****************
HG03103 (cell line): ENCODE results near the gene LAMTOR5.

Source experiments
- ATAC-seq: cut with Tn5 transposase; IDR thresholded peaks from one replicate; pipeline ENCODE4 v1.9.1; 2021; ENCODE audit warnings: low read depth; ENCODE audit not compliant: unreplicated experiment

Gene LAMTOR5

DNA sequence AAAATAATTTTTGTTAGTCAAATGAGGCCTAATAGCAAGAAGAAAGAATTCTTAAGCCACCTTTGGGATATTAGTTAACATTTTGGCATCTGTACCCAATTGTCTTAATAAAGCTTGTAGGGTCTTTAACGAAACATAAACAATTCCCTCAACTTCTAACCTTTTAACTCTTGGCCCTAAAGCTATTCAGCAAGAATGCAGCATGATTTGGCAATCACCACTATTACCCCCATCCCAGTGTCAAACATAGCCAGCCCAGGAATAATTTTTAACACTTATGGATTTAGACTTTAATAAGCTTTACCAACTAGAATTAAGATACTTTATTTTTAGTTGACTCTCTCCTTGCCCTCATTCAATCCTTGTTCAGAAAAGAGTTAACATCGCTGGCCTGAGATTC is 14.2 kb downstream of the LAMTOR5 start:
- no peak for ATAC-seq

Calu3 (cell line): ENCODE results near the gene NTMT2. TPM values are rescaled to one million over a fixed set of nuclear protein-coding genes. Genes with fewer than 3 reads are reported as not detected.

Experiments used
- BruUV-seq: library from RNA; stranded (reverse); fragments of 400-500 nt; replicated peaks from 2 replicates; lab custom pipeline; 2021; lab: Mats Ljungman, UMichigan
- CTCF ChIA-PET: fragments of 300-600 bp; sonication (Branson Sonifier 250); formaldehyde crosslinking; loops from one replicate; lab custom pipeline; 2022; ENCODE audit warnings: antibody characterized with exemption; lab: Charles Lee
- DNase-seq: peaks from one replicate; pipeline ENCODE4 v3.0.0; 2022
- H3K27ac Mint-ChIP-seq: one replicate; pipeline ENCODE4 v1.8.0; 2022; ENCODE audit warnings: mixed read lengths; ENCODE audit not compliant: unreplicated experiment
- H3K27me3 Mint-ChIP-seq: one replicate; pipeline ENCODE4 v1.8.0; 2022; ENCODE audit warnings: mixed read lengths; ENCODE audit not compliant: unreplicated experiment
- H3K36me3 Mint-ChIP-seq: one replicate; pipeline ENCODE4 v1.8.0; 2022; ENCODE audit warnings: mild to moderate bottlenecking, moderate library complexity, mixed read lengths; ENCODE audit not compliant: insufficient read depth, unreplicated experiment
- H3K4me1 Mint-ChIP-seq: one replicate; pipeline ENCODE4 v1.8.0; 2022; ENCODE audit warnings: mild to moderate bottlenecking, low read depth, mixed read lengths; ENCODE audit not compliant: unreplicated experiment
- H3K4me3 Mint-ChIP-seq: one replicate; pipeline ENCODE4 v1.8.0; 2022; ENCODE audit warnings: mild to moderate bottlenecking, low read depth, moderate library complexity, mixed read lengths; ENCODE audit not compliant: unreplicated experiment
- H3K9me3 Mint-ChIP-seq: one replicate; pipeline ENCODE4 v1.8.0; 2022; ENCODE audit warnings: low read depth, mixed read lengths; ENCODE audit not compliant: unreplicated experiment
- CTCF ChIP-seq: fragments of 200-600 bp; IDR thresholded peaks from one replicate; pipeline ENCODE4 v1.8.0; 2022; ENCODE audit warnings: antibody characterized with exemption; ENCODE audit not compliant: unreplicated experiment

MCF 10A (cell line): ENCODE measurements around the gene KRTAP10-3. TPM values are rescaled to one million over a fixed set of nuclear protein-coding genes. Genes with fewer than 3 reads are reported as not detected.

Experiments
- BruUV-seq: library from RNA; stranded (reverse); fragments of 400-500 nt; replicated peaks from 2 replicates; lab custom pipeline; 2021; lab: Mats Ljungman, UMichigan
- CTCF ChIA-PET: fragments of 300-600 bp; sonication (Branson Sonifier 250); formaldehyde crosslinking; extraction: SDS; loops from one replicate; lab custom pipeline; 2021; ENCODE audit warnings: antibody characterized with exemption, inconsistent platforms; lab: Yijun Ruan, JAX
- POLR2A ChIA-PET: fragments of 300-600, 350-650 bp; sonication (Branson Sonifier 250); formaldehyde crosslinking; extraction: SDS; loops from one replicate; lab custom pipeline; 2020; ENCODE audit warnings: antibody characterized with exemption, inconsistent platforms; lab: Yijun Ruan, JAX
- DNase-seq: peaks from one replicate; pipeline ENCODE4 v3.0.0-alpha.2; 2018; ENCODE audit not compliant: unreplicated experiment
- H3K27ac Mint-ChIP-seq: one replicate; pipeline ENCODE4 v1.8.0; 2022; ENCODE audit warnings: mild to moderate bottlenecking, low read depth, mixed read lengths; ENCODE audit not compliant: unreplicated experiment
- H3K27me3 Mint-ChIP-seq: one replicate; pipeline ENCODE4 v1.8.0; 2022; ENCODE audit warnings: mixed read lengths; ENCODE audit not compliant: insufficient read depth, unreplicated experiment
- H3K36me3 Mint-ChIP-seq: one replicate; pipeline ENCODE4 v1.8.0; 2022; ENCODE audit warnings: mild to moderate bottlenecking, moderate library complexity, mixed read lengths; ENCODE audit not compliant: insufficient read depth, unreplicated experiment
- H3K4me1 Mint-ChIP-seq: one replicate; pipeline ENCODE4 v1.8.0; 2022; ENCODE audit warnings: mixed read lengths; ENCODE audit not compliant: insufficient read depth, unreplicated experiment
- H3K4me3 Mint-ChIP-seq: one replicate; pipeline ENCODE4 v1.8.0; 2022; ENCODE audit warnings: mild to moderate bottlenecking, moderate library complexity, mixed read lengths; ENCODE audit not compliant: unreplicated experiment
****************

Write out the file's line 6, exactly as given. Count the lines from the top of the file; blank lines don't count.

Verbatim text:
- no peak for ATAC-seq